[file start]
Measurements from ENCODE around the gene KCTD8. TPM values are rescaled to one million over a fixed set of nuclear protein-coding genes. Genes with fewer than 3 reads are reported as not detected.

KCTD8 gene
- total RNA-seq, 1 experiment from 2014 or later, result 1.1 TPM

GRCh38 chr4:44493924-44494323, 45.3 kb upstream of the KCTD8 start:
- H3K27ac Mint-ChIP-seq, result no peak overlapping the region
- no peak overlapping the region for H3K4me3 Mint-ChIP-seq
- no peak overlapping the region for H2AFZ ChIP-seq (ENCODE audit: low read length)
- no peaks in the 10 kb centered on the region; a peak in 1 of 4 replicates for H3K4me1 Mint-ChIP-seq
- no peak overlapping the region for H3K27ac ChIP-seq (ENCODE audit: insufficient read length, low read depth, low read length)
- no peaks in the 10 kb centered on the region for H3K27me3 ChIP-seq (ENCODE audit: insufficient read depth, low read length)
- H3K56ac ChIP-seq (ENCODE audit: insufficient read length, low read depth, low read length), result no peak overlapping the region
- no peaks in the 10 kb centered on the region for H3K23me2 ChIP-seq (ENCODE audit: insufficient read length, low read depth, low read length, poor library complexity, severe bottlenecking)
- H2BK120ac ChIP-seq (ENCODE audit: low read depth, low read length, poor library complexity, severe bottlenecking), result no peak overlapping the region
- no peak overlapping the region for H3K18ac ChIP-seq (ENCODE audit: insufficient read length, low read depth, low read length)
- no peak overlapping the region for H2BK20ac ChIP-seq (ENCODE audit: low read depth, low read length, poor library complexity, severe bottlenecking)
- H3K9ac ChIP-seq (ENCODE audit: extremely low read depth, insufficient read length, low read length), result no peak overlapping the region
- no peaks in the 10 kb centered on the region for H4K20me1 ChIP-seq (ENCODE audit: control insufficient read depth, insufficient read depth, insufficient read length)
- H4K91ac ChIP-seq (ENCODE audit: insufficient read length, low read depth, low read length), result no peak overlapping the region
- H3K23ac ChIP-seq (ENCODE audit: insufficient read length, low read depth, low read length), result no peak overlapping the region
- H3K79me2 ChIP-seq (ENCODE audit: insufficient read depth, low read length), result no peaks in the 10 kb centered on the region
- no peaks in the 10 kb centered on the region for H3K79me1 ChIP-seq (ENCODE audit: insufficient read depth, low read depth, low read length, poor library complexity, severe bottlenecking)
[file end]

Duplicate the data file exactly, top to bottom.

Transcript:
Measurements from ENCODE around the gene KCTD8. TPM values are rescaled to one million over a fixed set of nuclear protein-coding genes. Genes with fewer than 3 reads are reported as not detected.

KCTD8 gene
- total RNA-seq, 1 experiment from 2014 or later, result 1.1 TPM

GRCh38 chr4:44493924-44494323, 45.3 kb upstream of the KCTD8 start:
- H3K27ac Mint-ChIP-seq, result no peak overlapping the region
- no peak overlapping the region for H3K4me3 Mint-ChIP-seq
- no peak overlapping the region for H2AFZ ChIP-seq (ENCODE audit: low read length)
- no peaks in the 10 kb centered on the region; a peak in 1 of 4 replicates for H3K4me1 Mint-ChIP-seq
- no peak overlapping the region for H3K27ac ChIP-seq (ENCODE audit: insufficient read length, low read depth, low read length)
- no peaks in the 10 kb centered on the region for H3K27me3 ChIP-seq (ENCODE audit: insufficient read depth, low read length)
- H3K56ac ChIP-seq (ENCODE audit: insufficient read length, low read depth, low read length), result no peak overlapping the region
- no peaks in the 10 kb centered on the region for H3K23me2 ChIP-seq (ENCODE audit: insufficient read length, low read depth, low read length, poor library complexity, severe bottlenecking)
- H2BK120ac ChIP-seq (ENCODE audit: low read depth, low read length, poor library complexity, severe bottlenecking), result no peak overlapping the region
- no peak overlapping the region for H3K18ac ChIP-seq (ENCODE audit: insufficient read length, low read depth, low read length)
- no peak overlapping the region for H2BK20ac ChIP-seq (ENCODE audit: low read depth, low read length, poor library complexity, severe bottlenecking)
- H3K9ac ChIP-seq (ENCODE audit: extremely low read depth, insufficient read length, low read length), result no peak overlapping the region
- no peaks in the 10 kb centered on the region for H4K20me1 ChIP-seq (ENCODE audit: control insufficient read depth, insufficient read depth, insufficient read length)
- H4K91ac ChIP-seq (ENCODE audit: insufficient read length, low read depth, low read length), result no peak overlapping the region
- H3K23ac ChIP-seq (ENCODE audit: insufficient read length, low read depth, low read length), result no peak overlapping the region
- H3K79me2 ChIP-seq (ENCODE audit: insufficient read depth, low read length), result no peaks in the 10 kb centered on the region
- no peaks in the 10 kb centered on the region for H3K79me1 ChIP-seq (ENCODE audit: insufficient read depth, low read depth, low read length, poor library complexity, severe bottlenecking)